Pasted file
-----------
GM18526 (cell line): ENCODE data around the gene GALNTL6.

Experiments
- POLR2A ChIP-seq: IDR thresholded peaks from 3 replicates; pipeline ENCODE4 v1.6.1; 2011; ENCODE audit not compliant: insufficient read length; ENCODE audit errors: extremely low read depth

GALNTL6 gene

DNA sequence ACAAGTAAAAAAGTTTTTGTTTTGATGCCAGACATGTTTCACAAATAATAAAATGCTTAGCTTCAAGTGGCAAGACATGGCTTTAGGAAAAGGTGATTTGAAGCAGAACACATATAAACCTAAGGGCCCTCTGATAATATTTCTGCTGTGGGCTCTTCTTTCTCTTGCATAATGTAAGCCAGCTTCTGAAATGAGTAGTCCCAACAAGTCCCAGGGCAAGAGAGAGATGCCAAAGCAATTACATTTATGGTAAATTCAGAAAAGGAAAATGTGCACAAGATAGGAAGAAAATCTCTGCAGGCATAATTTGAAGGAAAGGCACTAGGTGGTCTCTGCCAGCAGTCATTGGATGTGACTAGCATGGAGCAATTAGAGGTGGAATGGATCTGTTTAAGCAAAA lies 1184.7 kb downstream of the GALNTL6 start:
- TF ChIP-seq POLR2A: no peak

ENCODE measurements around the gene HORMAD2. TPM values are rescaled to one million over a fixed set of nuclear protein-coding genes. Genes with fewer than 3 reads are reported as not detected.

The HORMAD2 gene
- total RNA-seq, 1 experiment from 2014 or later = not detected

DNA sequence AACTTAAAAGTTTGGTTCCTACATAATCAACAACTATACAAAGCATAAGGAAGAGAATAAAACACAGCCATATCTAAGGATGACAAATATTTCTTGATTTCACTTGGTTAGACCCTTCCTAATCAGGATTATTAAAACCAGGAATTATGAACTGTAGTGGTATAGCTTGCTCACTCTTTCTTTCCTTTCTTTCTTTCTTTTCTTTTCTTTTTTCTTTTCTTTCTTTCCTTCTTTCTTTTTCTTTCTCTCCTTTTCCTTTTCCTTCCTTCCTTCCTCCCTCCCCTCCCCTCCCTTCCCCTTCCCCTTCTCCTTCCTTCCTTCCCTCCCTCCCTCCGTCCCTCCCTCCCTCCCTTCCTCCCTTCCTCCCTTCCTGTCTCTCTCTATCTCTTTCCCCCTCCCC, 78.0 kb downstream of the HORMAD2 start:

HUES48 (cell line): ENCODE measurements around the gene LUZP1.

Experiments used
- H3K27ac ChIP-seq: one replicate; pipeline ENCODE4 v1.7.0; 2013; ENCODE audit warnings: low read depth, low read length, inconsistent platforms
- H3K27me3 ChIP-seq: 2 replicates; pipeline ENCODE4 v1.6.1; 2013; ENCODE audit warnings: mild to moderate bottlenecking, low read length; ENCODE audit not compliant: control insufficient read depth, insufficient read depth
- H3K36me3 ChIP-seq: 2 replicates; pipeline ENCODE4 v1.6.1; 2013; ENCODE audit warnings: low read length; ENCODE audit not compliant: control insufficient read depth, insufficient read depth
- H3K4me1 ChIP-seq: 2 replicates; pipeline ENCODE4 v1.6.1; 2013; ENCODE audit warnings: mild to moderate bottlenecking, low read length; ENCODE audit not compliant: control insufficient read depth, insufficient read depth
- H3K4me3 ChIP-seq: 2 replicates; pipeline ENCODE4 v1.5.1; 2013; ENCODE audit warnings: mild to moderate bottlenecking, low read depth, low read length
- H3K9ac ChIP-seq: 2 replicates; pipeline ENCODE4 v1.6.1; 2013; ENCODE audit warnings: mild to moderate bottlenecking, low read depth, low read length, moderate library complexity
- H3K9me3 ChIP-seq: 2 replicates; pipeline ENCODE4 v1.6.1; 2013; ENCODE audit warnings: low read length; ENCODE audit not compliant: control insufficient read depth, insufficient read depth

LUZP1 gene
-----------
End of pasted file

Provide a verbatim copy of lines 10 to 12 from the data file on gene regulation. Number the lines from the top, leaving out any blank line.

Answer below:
DNA sequence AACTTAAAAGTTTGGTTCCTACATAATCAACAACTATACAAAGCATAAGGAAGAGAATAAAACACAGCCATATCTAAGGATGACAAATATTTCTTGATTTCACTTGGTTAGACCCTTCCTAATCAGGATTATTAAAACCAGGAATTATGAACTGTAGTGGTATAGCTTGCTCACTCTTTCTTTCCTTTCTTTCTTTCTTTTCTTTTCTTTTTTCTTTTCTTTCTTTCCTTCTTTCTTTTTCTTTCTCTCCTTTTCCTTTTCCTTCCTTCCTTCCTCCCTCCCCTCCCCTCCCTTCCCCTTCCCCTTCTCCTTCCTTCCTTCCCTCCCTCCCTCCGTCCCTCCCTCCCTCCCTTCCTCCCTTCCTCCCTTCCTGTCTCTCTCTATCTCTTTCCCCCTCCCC, 78.0 kb downstream of the HORMAD2 start:

HUES48 (cell line): ENCODE measurements around the gene LUZP1.

Experiments used